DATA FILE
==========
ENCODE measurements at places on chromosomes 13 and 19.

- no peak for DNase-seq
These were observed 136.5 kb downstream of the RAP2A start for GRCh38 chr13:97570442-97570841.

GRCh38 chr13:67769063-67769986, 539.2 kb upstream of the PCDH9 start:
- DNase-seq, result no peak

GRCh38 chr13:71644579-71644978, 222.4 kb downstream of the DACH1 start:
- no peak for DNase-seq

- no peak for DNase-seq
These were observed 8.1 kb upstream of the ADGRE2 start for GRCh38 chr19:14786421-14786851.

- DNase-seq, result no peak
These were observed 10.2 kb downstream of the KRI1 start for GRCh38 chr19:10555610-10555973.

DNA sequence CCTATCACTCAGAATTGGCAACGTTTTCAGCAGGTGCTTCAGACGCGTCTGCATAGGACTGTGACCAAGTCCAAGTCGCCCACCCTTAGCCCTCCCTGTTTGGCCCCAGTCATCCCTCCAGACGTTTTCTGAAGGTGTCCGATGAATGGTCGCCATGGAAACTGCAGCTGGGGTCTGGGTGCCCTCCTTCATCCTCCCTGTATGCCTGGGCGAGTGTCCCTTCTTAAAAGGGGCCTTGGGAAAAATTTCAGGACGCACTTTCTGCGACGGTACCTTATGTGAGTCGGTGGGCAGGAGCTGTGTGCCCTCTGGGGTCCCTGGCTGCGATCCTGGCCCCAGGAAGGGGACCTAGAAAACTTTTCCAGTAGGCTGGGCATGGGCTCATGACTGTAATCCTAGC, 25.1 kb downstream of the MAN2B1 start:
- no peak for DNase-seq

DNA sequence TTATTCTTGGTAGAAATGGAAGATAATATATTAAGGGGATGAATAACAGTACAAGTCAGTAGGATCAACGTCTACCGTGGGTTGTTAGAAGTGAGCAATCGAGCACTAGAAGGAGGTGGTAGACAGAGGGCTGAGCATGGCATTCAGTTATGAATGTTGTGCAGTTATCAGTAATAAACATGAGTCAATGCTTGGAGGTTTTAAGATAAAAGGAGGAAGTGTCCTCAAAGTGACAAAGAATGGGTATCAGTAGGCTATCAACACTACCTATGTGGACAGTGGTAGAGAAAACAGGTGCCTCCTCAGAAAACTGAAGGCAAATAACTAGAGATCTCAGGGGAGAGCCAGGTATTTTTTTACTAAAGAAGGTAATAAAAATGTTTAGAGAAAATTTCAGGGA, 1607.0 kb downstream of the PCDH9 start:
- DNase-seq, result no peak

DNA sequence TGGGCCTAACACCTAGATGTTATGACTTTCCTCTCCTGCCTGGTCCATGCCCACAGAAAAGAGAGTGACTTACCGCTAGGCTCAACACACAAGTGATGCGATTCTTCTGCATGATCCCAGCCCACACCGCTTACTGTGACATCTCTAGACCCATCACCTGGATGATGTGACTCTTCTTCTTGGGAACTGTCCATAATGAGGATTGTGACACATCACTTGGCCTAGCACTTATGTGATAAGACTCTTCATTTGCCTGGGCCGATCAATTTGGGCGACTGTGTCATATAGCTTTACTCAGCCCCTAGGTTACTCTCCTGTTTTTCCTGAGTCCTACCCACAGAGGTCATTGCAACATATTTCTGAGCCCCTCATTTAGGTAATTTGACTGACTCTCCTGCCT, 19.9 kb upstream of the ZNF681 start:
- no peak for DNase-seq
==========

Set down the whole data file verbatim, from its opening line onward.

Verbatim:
ENCODE measurements at places on chromosomes 13 and 19.

- no peak for DNase-seq
These were observed 136.5 kb downstream of the RAP2A start for GRCh38 chr13:97570442-97570841.

GRCh38 chr13:67769063-67769986, 539.2 kb upstream of the PCDH9 start:
- DNase-seq, result no peak

GRCh38 chr13:71644579-71644978, 222.4 kb downstream of the DACH1 start:
- no peak for DNase-seq

- no peak for DNase-seq
These were observed 8.1 kb upstream of the ADGRE2 start for GRCh38 chr19:14786421-14786851.

- DNase-seq, result no peak
These were observed 10.2 kb downstream of the KRI1 start for GRCh38 chr19:10555610-10555973.

DNA sequence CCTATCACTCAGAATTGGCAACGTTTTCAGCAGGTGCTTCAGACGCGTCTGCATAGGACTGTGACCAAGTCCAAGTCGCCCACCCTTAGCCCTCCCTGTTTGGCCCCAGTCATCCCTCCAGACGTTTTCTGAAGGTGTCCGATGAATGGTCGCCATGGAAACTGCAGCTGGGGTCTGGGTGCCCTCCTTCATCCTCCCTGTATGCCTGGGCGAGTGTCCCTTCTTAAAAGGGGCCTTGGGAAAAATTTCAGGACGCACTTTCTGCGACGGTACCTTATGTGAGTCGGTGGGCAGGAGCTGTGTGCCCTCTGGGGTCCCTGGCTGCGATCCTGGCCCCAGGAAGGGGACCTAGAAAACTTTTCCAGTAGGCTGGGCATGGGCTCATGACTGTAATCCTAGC, 25.1 kb downstream of the MAN2B1 start:
- no peak for DNase-seq

DNA sequence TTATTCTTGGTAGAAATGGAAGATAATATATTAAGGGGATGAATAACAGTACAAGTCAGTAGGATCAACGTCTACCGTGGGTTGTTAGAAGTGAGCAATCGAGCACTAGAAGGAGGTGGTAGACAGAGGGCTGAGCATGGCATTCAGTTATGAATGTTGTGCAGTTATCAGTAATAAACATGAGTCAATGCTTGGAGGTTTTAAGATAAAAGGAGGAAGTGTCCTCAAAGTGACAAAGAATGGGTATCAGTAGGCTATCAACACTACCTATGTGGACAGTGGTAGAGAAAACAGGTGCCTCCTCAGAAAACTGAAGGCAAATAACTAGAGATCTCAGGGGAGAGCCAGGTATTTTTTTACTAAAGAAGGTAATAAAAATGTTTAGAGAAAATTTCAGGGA, 1607.0 kb downstream of the PCDH9 start:
- DNase-seq, result no peak

DNA sequence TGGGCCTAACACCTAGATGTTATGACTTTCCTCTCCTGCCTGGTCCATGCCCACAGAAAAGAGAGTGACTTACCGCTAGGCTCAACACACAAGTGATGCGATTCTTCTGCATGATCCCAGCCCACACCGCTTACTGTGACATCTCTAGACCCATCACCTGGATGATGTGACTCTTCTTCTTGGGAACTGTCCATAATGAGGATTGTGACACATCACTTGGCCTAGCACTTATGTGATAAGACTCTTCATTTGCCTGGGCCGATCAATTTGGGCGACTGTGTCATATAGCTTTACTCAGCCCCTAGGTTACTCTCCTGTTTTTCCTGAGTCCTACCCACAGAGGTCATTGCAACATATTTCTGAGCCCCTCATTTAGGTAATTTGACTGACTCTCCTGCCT, 19.9 kb upstream of the ZNF681 start:
- no peak for DNase-seq